This year, young LGBTQ adults who still lack health insurance have another chance to sign up and reap the benefits of coverage. Some of those benefits include free HIV screenings, depression screenings, well-woman visits and preventive services such as pap tests and mammograms.
The Affordable Care Act isn't just "flash news," or another facet of media-made dystopia. It's the awakening of an open and public dialogue on national income inequality looming in the background of the American psyche since the days of Reagan.
If you did not sign up for health insurance by Christmas Eve this year, you are not out of luck. You can still get insured. With all the news about the Obamacare website, the deadlines, the delays, you would think that would be clear. But it could not be more confusing.
It's that time of year again: time for us to select our health insurance policy for the following year. But this year, thanks to the Affordable Care Act (ACA), things are a little (OK, make that a lot) different.
In the 11th hour last Wednesday night, Congress and the president passed a bipartisan budget and raised the debt ceiling, reopening the government agencies that had been closed for more than 16 days and averting a near catastrophic default on the nation's debt. But what does all this mean?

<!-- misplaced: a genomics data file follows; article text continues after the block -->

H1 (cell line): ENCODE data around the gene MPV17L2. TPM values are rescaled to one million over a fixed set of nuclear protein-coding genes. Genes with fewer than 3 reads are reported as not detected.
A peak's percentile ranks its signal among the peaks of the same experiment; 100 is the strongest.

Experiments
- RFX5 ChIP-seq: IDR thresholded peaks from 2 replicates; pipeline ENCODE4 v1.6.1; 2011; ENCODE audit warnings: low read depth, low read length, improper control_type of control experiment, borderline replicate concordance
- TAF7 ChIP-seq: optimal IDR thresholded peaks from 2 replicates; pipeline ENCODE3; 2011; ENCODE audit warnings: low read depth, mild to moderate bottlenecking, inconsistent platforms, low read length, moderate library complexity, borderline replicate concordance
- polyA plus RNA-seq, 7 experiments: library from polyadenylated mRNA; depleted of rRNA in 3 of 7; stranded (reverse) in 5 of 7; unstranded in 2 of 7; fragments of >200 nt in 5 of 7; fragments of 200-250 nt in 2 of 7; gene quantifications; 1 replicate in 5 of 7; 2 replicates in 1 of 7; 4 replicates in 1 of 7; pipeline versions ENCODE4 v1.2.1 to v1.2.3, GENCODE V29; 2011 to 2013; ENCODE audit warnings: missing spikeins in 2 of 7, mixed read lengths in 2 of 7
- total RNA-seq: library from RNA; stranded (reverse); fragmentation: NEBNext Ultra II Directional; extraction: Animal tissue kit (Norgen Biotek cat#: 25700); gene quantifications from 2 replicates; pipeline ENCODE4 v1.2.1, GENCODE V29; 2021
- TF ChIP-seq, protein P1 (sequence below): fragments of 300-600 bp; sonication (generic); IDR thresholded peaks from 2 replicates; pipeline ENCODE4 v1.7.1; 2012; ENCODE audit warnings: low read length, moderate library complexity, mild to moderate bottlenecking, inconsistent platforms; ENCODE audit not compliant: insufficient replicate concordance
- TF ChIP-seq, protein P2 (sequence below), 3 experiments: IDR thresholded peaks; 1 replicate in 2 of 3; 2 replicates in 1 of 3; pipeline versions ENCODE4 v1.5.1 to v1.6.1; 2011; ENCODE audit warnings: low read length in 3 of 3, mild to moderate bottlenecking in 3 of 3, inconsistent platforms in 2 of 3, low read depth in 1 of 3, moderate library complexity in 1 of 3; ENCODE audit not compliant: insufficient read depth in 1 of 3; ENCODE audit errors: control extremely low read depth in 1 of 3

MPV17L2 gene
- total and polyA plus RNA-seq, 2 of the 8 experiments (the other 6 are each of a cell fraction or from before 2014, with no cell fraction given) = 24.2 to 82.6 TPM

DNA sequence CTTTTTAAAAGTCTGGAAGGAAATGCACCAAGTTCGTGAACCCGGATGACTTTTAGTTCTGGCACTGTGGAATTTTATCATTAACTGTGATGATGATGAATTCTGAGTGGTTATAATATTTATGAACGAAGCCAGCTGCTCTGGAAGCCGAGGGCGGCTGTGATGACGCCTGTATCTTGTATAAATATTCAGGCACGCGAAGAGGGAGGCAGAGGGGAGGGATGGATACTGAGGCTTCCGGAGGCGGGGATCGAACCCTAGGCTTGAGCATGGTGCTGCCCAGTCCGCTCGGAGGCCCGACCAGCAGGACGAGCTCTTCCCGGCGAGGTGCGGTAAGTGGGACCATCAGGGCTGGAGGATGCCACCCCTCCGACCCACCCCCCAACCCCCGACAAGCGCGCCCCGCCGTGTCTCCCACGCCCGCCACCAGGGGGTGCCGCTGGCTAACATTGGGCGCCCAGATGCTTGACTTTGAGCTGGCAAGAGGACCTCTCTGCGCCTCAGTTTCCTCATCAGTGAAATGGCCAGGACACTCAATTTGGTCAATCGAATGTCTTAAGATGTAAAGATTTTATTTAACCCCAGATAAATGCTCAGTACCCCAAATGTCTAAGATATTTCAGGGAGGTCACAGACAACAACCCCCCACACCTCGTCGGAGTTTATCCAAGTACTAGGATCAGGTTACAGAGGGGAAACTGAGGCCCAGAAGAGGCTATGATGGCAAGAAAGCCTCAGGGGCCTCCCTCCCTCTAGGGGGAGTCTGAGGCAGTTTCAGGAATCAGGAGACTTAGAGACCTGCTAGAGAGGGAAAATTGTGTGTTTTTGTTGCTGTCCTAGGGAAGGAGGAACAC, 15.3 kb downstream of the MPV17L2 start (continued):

Universal health care is a good thing and it will be popular; it is always popular. Even when is it over budget and poorly implemented, as it is in many countries, it remains popular. Why are we blind to this fact? I cannot comprehend our idiocy.
The Democrats are the only ones who have a specific plan to improve quality in health care, access to affordable coverage, and ultimately a way to control costs. The Republicans? Repeal. No real plan to replace.
A liberal United States Senator, let's call him Edward M. Kennedy, dies. When he gets to heaven, he asks God, "Will America ever have national health insurance?" "Yes," the Lord replies, "but not in my lifetime."